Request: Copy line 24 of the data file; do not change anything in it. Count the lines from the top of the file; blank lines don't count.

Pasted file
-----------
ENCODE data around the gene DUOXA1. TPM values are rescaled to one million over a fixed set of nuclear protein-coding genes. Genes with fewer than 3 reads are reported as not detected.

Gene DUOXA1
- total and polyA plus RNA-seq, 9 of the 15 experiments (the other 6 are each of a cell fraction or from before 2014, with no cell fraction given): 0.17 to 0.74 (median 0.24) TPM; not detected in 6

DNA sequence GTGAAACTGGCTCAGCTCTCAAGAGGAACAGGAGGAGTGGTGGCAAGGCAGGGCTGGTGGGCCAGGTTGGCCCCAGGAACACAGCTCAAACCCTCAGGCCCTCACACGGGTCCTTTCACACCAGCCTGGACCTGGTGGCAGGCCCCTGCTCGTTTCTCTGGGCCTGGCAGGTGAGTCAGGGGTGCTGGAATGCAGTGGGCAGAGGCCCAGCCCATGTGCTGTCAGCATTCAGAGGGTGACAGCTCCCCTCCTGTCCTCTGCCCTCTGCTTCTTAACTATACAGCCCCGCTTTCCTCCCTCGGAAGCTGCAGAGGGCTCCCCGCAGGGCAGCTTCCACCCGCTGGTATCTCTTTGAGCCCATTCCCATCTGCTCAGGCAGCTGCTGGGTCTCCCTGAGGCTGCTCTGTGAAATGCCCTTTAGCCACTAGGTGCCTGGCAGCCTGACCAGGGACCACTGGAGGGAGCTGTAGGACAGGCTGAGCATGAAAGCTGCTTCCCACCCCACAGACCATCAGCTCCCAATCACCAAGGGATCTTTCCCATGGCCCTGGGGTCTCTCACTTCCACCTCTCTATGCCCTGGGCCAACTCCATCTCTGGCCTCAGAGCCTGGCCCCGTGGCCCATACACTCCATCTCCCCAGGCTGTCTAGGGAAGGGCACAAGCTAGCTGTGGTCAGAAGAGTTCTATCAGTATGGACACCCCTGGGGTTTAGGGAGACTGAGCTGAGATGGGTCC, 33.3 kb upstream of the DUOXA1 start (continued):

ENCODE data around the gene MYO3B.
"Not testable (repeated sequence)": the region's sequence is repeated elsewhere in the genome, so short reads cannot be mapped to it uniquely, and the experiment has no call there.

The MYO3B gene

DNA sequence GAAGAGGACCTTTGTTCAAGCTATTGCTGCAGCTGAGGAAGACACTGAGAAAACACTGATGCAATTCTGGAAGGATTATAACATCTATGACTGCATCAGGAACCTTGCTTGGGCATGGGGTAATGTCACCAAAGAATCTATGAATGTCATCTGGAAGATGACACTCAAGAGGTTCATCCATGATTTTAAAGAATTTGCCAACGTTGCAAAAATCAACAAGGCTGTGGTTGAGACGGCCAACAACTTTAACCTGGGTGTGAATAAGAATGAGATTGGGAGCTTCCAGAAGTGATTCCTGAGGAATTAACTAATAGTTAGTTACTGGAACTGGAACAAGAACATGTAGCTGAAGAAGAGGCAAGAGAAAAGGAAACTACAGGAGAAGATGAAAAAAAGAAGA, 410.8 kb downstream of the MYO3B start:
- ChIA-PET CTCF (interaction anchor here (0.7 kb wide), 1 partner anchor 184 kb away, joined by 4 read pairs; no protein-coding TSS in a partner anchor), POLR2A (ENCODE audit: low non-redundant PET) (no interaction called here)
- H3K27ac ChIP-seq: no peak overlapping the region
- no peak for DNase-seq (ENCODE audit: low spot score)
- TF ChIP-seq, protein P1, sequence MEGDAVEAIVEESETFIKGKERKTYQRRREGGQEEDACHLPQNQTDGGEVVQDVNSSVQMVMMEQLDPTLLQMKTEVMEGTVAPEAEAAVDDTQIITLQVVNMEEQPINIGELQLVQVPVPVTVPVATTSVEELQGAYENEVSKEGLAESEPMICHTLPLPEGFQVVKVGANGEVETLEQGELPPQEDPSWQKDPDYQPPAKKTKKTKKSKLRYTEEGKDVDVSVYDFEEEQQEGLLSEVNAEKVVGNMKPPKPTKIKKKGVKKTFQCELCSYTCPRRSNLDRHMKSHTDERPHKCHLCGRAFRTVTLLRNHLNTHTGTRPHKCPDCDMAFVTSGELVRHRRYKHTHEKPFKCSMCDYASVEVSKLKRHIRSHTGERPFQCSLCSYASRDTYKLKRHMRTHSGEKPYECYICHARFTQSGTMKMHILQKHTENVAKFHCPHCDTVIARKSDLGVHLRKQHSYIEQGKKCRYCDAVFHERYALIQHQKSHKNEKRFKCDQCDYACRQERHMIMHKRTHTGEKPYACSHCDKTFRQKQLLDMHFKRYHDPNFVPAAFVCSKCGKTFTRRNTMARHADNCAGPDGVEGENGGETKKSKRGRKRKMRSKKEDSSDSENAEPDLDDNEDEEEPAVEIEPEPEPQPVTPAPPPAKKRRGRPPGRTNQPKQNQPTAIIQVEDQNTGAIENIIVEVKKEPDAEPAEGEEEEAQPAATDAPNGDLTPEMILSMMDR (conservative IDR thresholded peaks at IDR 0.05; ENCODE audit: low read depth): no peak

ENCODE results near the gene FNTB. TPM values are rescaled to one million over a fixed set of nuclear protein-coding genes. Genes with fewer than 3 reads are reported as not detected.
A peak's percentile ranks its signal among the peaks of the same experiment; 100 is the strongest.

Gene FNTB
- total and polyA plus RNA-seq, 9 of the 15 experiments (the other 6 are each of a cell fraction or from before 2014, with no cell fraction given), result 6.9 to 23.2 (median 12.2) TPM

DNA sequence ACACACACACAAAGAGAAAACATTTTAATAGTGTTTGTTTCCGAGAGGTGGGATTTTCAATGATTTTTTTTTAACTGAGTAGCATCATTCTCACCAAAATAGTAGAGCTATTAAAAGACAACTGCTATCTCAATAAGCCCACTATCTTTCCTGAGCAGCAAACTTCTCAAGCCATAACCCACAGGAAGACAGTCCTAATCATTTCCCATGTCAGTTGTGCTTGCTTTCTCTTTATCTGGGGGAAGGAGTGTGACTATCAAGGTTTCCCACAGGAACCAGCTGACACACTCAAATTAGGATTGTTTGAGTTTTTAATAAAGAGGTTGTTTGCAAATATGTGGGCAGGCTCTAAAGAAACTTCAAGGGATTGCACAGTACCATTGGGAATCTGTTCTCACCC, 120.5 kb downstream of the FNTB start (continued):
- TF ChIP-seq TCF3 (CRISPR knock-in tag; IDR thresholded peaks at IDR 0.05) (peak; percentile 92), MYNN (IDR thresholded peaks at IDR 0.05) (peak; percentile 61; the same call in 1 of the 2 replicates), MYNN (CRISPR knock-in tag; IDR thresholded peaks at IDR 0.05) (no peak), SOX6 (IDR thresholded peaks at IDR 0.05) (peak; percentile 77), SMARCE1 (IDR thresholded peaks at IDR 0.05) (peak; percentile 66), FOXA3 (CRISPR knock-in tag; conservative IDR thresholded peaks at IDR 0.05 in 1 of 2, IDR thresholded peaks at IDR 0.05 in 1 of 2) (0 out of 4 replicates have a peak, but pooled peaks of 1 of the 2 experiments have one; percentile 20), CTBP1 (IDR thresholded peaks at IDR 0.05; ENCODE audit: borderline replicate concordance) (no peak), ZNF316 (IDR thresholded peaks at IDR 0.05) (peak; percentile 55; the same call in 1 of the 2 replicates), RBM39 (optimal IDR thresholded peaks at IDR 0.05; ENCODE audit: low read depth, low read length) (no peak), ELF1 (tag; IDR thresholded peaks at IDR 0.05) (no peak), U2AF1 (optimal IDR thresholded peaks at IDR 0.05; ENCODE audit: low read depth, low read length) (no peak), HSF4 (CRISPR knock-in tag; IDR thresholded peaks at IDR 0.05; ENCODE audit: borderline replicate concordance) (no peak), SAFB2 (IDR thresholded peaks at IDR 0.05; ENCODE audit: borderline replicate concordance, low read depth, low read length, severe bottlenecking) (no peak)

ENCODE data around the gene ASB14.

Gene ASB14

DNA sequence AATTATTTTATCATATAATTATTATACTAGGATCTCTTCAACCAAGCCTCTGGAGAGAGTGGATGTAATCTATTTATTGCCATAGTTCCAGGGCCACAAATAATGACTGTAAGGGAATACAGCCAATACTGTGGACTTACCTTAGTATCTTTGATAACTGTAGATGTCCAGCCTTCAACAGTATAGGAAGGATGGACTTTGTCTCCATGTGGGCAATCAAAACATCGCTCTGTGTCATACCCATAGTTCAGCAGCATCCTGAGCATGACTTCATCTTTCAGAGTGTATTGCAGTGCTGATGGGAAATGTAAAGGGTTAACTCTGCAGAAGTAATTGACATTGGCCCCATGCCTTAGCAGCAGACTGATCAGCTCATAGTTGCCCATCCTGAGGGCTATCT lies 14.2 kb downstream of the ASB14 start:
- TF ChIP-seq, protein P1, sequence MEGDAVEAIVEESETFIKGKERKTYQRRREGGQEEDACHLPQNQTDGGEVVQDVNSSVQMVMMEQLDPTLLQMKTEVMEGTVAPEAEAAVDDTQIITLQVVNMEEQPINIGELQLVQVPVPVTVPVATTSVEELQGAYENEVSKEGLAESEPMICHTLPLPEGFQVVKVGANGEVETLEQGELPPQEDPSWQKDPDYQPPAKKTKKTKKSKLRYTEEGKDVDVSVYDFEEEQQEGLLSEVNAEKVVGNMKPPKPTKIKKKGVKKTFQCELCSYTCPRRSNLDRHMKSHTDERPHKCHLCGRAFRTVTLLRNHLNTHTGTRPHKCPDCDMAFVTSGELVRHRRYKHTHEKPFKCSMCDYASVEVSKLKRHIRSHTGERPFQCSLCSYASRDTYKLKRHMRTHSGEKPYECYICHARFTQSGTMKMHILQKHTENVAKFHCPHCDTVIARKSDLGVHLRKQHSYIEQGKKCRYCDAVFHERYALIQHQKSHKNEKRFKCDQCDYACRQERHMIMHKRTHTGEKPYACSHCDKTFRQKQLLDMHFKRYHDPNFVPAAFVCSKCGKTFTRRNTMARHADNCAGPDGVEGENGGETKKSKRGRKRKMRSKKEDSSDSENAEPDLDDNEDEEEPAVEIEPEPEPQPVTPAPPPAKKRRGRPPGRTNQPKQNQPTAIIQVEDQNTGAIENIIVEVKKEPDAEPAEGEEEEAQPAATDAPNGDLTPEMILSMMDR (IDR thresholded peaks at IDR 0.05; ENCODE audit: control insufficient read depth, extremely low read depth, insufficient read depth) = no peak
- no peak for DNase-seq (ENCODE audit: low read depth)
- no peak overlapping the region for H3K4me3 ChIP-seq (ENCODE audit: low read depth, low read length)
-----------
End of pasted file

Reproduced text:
- no peak overlapping the region for H3K4me3 ChIP-seq (ENCODE audit: low read depth, low read length)